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Langston Hughes' "Theme for English B"

Poetry became my passion after I fell in love with Walter de la Mare's "Silver" in Mrs. Edna Pickett's sophomore English class circa 1962.

Introduction and Text of "Theme for English B"

The speaker is a non-traditional, older student in a college English class, and he has been given the assignment of writing a paper that "come[s] out of you." The instructor insists that the paper will be "true," if the student will just write from his own heart and experience, but the speaker remains somewhat skeptical of that claim, thinking that maybe he is unsure it is "that simple."

Note on Usage

In 1988, Rev. Jesse Jackson convinced Americans to adopt the usage of the phrase, "African American." "Negro" and "colored" had been the common, accepted terms at the time Langston Hughes was writing. Thus, in this poem, Hughes has his speaker refer to himself as "colored"; in another poem, the poet has used the term "Negro," as in "The Negro Speaks of Rivers."

Theme for English B

The instructor said,

Go home and write
a page tonight.
And let that page come out of you—
Then, it will be true.

I wonder if it’s that simple?
I am twenty-two, colored, born in Winston-Salem.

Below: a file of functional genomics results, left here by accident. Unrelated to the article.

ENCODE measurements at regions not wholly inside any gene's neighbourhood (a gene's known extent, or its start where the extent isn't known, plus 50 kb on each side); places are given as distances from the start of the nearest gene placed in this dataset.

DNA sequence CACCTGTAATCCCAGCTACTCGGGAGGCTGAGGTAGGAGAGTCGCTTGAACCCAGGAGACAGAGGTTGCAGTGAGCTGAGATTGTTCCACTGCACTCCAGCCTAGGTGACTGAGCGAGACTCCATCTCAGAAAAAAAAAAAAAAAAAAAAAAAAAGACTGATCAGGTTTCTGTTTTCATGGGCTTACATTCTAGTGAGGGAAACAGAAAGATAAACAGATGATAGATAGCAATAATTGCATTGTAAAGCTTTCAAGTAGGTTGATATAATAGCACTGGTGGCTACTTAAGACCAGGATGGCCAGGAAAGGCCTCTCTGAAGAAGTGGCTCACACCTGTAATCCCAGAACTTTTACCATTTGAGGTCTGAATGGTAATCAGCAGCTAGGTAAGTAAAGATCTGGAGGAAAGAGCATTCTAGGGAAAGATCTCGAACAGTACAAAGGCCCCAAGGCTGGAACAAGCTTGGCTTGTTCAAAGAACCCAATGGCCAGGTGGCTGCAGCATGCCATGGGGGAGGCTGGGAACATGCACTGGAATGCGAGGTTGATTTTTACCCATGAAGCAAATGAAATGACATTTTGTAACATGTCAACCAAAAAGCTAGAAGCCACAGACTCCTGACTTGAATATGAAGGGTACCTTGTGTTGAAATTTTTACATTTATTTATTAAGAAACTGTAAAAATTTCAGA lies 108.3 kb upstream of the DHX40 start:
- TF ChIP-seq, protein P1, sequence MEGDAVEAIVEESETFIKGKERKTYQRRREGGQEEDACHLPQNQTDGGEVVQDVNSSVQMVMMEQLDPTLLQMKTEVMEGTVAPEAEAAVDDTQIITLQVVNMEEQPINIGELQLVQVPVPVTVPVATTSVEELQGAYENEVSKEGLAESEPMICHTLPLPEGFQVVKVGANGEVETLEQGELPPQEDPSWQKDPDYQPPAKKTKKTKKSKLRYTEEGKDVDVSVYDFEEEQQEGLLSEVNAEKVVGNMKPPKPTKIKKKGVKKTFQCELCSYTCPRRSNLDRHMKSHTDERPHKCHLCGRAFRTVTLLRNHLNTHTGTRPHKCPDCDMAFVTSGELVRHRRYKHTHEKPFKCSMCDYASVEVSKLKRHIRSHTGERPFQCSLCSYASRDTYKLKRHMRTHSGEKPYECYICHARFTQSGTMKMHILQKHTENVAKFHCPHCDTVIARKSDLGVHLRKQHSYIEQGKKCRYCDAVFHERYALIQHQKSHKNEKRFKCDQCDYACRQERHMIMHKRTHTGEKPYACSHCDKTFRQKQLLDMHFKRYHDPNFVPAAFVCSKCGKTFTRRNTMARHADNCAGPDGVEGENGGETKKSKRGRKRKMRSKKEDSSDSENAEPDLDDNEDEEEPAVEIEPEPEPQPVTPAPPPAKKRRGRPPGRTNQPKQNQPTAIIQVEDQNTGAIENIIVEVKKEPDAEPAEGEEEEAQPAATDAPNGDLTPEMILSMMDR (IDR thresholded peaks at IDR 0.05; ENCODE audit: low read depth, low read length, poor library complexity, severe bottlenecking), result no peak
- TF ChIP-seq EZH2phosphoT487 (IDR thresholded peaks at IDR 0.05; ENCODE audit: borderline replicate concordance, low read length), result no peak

I went to school there, then Durham, then here
to this college on the hill above Harlem.
I am the only colored student in my class.
The steps from the hill lead down into Harlem,
through a park, then I cross St. Nicholas,
Eighth Avenue, Seventh, and I come to the Y,
the Harlem Branch Y, where I take the elevator
up to my room, sit down, and write this page:

It’s not easy to know what is true for you or me
at twenty-two, my age. But I guess I’m what
I feel and see and hear, Harlem, I hear you:
hear you, hear me—we two—you, me, talk on this page.
(I hear New York, too.) Me—who?
Well, I like to eat, sleep, drink, and be in love.
I like to work, read, learn, and understand life.
I like a pipe for a Christmas present,
or records—Bessie, bop, or Bach.
I guess being colored doesn’t make me not like
the same things other folks like who are other races.
So will my page be colored that I write?

Being me, it will not be white.
But it will be
a part of you, instructor.
You are white—
yet a part of me, as I am a part of you.
That’s American.